At the start of this latest lockdown in Sydney, my Facebook account was hacked. I felt vulnerable and violated, and worried about the potential consequences. I also had no idea what the end game was for the hackers. My Instagram and Twitter accounts were the next targets.
It’s all sorted now but I’ve been told that many others have had the same experience over the past few months.
According to Shannon Sedgwick, who leads the cybersecurity and privacy practice for Ankura, online fraud and scams increased sharply after the start of the pandemic in 2020. “With the mass transition to remote working, data breaches went through the roof,” he says.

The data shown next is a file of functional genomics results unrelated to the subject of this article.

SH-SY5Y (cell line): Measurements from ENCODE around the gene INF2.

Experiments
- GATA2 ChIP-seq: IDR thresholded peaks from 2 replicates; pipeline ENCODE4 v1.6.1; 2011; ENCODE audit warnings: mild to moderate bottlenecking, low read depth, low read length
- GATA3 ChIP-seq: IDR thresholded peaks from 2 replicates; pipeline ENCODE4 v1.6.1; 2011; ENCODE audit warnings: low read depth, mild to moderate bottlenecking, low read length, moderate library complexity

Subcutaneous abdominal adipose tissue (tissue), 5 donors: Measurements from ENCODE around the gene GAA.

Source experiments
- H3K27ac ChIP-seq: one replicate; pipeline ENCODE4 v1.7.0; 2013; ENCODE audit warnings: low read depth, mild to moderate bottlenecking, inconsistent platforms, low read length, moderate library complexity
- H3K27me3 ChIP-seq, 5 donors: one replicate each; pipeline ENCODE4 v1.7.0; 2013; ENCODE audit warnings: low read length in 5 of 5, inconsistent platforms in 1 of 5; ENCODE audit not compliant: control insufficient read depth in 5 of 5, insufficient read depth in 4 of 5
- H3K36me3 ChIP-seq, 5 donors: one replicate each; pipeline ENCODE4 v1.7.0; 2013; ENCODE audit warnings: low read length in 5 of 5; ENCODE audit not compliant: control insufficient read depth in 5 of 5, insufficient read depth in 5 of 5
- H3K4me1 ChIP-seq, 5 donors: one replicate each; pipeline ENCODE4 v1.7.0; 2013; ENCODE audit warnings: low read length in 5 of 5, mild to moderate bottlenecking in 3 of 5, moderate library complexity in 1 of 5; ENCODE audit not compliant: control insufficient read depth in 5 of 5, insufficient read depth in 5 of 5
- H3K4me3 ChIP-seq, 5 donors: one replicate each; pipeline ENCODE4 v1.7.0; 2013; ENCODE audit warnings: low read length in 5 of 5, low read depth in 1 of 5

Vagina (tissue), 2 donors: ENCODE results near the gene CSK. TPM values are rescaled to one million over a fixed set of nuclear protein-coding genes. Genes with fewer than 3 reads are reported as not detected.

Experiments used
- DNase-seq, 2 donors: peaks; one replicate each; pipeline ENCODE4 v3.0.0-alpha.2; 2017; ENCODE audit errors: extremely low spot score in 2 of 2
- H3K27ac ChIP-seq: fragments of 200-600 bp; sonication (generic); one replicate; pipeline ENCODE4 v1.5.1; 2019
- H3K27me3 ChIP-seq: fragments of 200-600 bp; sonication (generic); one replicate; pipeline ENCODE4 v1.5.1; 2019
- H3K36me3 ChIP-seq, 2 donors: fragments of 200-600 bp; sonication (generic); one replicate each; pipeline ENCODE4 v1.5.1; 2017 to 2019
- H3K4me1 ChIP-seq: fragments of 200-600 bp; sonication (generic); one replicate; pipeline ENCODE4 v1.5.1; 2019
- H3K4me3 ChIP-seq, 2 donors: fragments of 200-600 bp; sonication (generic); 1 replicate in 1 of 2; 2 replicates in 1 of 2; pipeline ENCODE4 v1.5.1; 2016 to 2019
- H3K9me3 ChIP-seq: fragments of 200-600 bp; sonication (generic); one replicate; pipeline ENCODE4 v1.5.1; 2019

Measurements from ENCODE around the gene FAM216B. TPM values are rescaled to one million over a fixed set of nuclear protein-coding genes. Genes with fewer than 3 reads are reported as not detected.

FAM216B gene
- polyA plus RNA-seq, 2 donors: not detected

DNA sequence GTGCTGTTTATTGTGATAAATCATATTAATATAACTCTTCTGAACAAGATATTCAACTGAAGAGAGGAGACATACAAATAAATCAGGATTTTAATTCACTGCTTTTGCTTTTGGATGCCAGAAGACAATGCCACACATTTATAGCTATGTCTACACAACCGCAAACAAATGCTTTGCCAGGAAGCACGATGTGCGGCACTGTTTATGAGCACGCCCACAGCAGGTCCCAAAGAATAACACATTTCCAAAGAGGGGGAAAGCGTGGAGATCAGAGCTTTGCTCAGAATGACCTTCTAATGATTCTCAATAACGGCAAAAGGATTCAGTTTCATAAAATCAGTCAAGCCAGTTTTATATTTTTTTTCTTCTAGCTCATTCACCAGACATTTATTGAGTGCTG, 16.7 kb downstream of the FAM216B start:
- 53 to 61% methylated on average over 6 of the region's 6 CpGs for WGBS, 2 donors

Across the world, with the onset of lockdowns, businesses had to transition to remote working very quickly. “In many cases, businesses weren’t prepared. People had to use personal devices for company work and that mass transition to remote working made these cybercriminals step up their efforts in targeting people, and finding ways into their business that typically wouldn’t be there because they’re usually protected by the company’s security.
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